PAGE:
Inspiratory plateau pressure (Pplt) or static elastic recoil pressure of the respiratory system is useful for assessing elastic and resistive properties of the respiratory system of patients with respiratory failure [1]. Pplt provides relevant diagnostic information and should be monitored routinely when applying ventilatory support because of the importance of maintaining it at ≤30 cm H2O for lung protection [2-4]. Increased Pplt is associated with increased respiratory system elastance or decreased respiratory system compliance (Crs) (lungs and chest wall), and vice versa. Increased differences between Pplt and peak airway pressure during inhalation (Paw) are associated with increased total inspiratory resistance (Rtot), which includes the series resistance of the endotracheal tube (ETT) plus physiologic airways resistance. Pplt is essential for determining Crs and Rtot as follows:

Crs =  Tidal volume Pplt - Positive and expiratory pressure (1)

Rtot =  Paw - Pplt Inhaled flow rate (2)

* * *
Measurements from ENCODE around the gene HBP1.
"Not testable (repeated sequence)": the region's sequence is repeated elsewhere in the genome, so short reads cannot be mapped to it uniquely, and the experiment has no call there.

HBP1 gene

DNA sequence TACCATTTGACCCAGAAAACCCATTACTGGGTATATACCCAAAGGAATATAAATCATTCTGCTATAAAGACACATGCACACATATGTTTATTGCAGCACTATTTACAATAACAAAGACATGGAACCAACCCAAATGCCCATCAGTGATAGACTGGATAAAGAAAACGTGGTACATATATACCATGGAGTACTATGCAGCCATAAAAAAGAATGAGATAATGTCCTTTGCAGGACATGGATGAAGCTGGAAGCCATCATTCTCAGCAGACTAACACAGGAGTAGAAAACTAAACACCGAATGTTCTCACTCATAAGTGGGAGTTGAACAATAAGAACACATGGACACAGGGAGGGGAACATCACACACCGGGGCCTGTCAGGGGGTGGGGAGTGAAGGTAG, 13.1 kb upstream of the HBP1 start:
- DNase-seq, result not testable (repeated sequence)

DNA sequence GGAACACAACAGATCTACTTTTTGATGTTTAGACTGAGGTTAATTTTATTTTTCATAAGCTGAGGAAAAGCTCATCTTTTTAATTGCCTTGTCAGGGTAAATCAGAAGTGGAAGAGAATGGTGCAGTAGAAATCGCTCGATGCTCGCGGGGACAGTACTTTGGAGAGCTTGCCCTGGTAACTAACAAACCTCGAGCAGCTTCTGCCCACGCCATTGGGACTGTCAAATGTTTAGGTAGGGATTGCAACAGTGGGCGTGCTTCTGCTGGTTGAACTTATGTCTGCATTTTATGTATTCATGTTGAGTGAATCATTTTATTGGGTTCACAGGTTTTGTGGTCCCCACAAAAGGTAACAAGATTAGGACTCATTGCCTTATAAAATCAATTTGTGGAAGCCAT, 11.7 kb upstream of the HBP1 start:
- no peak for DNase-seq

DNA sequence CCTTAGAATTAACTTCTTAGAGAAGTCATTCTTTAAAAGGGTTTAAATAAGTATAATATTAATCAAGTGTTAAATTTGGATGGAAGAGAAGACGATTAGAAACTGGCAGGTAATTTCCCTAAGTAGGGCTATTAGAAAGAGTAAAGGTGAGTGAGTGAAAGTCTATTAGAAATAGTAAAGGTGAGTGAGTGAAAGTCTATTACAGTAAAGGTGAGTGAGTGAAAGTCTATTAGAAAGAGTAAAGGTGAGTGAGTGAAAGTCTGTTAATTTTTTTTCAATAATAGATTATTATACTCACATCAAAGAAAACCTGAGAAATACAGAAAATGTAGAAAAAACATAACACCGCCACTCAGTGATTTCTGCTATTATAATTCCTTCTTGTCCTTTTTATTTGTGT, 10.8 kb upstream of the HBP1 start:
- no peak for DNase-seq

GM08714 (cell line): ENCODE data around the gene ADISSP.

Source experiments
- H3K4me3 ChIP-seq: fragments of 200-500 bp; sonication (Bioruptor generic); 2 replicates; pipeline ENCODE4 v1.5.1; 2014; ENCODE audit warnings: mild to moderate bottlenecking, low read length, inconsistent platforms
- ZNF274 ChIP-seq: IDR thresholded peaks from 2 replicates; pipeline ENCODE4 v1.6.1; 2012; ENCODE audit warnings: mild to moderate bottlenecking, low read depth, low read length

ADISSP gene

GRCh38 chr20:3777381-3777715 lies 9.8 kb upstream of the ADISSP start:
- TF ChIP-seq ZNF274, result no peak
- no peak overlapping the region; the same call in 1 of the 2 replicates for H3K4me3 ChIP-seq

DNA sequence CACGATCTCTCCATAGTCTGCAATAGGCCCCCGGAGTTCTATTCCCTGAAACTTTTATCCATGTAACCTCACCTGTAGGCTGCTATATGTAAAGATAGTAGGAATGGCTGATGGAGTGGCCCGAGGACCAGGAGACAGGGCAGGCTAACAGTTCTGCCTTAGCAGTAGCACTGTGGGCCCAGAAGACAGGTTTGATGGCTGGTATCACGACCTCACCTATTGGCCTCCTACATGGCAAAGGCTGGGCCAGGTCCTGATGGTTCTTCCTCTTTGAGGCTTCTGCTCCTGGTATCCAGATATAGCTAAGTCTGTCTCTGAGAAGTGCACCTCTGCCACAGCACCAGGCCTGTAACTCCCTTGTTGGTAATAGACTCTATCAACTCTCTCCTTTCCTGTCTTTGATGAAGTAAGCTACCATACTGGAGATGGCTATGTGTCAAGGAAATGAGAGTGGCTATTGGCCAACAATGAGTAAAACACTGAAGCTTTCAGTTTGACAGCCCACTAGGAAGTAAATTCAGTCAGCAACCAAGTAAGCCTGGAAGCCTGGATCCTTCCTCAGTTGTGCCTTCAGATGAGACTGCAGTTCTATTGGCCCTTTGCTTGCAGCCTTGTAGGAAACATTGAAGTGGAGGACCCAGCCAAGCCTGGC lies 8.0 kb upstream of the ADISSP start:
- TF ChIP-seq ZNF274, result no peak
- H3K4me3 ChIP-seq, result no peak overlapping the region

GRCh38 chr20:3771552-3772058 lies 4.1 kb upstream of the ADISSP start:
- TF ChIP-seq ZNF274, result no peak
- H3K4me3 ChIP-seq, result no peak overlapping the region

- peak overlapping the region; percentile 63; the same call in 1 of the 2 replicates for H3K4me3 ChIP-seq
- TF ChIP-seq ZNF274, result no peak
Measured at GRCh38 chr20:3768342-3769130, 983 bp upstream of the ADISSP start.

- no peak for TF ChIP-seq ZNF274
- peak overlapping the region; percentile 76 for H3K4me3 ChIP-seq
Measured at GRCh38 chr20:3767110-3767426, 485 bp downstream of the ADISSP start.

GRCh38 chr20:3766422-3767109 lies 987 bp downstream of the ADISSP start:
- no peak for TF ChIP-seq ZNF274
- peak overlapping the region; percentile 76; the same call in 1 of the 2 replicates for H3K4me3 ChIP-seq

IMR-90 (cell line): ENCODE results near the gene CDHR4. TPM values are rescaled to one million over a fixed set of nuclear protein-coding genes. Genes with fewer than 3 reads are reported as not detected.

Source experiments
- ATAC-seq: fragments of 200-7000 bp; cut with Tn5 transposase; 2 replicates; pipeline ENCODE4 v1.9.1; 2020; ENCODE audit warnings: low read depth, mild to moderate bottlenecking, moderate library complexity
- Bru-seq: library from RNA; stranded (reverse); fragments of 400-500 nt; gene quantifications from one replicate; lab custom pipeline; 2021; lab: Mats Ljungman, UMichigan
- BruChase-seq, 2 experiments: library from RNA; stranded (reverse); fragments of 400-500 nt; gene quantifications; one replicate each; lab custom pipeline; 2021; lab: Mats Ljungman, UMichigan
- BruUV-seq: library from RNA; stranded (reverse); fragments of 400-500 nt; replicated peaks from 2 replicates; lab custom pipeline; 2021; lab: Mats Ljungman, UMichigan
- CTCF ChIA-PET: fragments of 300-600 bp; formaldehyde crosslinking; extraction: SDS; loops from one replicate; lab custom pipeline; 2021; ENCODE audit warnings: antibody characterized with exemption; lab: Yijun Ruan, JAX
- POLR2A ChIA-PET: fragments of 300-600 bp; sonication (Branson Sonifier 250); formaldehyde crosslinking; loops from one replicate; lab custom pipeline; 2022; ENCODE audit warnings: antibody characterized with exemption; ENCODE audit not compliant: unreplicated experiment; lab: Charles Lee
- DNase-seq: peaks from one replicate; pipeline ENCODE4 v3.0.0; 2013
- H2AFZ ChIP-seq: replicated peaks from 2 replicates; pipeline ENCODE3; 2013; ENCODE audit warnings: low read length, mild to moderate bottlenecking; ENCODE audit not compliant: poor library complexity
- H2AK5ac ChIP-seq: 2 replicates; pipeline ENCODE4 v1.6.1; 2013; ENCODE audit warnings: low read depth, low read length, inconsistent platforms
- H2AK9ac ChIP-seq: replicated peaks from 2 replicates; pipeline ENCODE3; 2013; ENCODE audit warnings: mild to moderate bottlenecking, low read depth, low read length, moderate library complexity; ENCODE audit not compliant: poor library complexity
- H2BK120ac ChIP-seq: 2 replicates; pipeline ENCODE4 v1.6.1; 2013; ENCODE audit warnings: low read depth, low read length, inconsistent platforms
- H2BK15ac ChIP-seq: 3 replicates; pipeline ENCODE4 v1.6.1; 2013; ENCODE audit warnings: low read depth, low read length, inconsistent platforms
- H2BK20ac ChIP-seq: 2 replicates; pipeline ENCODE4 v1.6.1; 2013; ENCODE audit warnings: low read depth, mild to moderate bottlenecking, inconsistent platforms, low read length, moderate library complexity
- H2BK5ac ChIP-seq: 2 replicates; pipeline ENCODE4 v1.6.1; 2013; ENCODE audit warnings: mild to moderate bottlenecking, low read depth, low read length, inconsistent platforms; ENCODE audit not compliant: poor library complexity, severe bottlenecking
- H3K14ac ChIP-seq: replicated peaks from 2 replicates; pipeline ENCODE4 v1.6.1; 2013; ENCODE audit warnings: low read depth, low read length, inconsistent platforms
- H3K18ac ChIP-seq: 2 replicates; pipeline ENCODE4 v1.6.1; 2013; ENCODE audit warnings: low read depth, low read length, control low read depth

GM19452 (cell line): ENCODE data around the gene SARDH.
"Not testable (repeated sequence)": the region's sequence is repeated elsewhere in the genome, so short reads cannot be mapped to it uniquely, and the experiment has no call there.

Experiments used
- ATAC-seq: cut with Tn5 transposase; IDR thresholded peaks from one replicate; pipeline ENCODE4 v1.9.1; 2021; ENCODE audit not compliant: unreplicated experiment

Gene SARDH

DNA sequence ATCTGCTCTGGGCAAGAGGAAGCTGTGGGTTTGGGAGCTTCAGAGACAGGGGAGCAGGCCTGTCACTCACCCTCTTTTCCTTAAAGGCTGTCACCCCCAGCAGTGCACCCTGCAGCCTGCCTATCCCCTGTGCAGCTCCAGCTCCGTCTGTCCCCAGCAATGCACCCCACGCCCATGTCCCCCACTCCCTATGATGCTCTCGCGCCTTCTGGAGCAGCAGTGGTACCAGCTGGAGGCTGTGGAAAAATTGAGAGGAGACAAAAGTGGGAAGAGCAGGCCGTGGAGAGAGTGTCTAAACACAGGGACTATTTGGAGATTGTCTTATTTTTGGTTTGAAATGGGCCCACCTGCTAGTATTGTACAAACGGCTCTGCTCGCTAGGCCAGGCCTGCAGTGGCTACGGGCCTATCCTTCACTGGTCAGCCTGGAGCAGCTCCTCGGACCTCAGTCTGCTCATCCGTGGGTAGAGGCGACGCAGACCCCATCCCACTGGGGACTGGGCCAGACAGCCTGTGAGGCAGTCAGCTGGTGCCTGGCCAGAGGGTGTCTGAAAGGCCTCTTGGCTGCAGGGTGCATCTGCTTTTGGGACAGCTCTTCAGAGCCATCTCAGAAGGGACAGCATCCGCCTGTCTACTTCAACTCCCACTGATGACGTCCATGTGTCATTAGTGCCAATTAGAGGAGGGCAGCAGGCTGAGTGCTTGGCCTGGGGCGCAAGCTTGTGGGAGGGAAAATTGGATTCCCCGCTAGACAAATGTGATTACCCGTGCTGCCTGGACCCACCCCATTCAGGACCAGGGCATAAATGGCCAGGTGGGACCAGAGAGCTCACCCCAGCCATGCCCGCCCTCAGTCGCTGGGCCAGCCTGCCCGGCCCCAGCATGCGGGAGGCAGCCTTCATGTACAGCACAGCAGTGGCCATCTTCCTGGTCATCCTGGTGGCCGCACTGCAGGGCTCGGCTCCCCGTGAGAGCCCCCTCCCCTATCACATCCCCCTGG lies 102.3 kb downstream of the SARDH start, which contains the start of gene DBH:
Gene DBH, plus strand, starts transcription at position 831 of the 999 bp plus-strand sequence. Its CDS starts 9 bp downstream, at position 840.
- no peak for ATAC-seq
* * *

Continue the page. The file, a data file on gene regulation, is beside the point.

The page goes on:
Traditionally, Pplt is measured intermittently due to the need to temporarily modify ventilator settings, and to apply an end inspiratory pause (EIP) using volume-controlled ventilation. During an EIP, tidal volume (VT) is held within the lungs, and pressure at the airway opening decreases from Paw to Pplt. This assumes the patient is relaxed and complies with the EIP maneuver, as are those who are appropriately sedated and/or paralyzed, not breathing spontaneously, and receiving volume-controlled continuous mandatory ventilation (VC-CMV) (Figure 1). However, many patients receiving ventilatory support are not paralyzed, but are breathing spontaneously. For example, spontaneously breathing patients may receive pressure support ventilation (PSV) and/or volume-controlled synchronized intermittent mandatory ventilation (VC-SIMV). Temporarily applying an EIP maneuver during PSV may be problematic; it interferes with the patient's breathing, predisposing to patient and ventilator breathing asynchrony, that is, the patient attempts to spontaneously inhale and exhale during the pause, causing erroneous measurements of Pplt (Figure 1). In our experience this occurs approximately 75% of the time when an EIP is applied. Thus, accurate measurements of Pplt, and therefore determinations of Crs and Rtot, may at times be difficult to obtain.